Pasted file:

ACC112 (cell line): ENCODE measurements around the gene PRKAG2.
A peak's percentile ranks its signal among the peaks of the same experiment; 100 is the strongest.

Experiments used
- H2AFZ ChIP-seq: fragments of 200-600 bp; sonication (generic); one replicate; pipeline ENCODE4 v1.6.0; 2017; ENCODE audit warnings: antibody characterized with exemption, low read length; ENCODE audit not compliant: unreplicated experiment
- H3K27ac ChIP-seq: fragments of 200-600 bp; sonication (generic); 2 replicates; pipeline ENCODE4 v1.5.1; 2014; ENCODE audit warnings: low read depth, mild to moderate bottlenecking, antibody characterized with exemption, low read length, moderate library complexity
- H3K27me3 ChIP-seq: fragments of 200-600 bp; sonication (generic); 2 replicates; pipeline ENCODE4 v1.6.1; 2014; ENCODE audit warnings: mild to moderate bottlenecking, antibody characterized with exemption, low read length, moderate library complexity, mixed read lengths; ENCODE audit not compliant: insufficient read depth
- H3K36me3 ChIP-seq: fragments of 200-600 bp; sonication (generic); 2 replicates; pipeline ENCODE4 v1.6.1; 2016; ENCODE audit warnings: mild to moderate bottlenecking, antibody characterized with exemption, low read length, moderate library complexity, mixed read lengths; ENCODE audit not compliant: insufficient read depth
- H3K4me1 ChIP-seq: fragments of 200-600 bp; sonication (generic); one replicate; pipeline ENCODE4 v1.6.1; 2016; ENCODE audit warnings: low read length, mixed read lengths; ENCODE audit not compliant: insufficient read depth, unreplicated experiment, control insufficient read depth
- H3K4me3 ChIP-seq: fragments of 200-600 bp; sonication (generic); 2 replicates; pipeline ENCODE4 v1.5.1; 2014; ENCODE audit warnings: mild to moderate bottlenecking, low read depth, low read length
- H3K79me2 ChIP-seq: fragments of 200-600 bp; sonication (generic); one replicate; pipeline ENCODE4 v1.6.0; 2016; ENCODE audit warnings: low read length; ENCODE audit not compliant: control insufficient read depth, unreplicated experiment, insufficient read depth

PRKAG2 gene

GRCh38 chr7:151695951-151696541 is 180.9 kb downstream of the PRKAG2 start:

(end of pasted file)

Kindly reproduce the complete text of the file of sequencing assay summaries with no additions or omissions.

ACC112 (cell line): ENCODE measurements around the gene PRKAG2.
A peak's percentile ranks its signal among the peaks of the same experiment; 100 is the strongest.

Experiments used
- H2AFZ ChIP-seq: fragments of 200-600 bp; sonication (generic); one replicate; pipeline ENCODE4 v1.6.0; 2017; ENCODE audit warnings: antibody characterized with exemption, low read length; ENCODE audit not compliant: unreplicated experiment
- H3K27ac ChIP-seq: fragments of 200-600 bp; sonication (generic); 2 replicates; pipeline ENCODE4 v1.5.1; 2014; ENCODE audit warnings: low read depth, mild to moderate bottlenecking, antibody characterized with exemption, low read length, moderate library complexity
- H3K27me3 ChIP-seq: fragments of 200-600 bp; sonication (generic); 2 replicates; pipeline ENCODE4 v1.6.1; 2014; ENCODE audit warnings: mild to moderate bottlenecking, antibody characterized with exemption, low read length, moderate library complexity, mixed read lengths; ENCODE audit not compliant: insufficient read depth
- H3K36me3 ChIP-seq: fragments of 200-600 bp; sonication (generic); 2 replicates; pipeline ENCODE4 v1.6.1; 2016; ENCODE audit warnings: mild to moderate bottlenecking, antibody characterized with exemption, low read length, moderate library complexity, mixed read lengths; ENCODE audit not compliant: insufficient read depth
- H3K4me1 ChIP-seq: fragments of 200-600 bp; sonication (generic); one replicate; pipeline ENCODE4 v1.6.1; 2016; ENCODE audit warnings: low read length, mixed read lengths; ENCODE audit not compliant: insufficient read depth, unreplicated experiment, control insufficient read depth
- H3K4me3 ChIP-seq: fragments of 200-600 bp; sonication (generic); 2 replicates; pipeline ENCODE4 v1.5.1; 2014; ENCODE audit warnings: mild to moderate bottlenecking, low read depth, low read length
- H3K79me2 ChIP-seq: fragments of 200-600 bp; sonication (generic); one replicate; pipeline ENCODE4 v1.6.0; 2016; ENCODE audit warnings: low read length; ENCODE audit not compliant: control insufficient read depth, unreplicated experiment, insufficient read depth

PRKAG2 gene

GRCh38 chr7:151695951-151696541 is 180.9 kb downstream of the PRKAG2 start: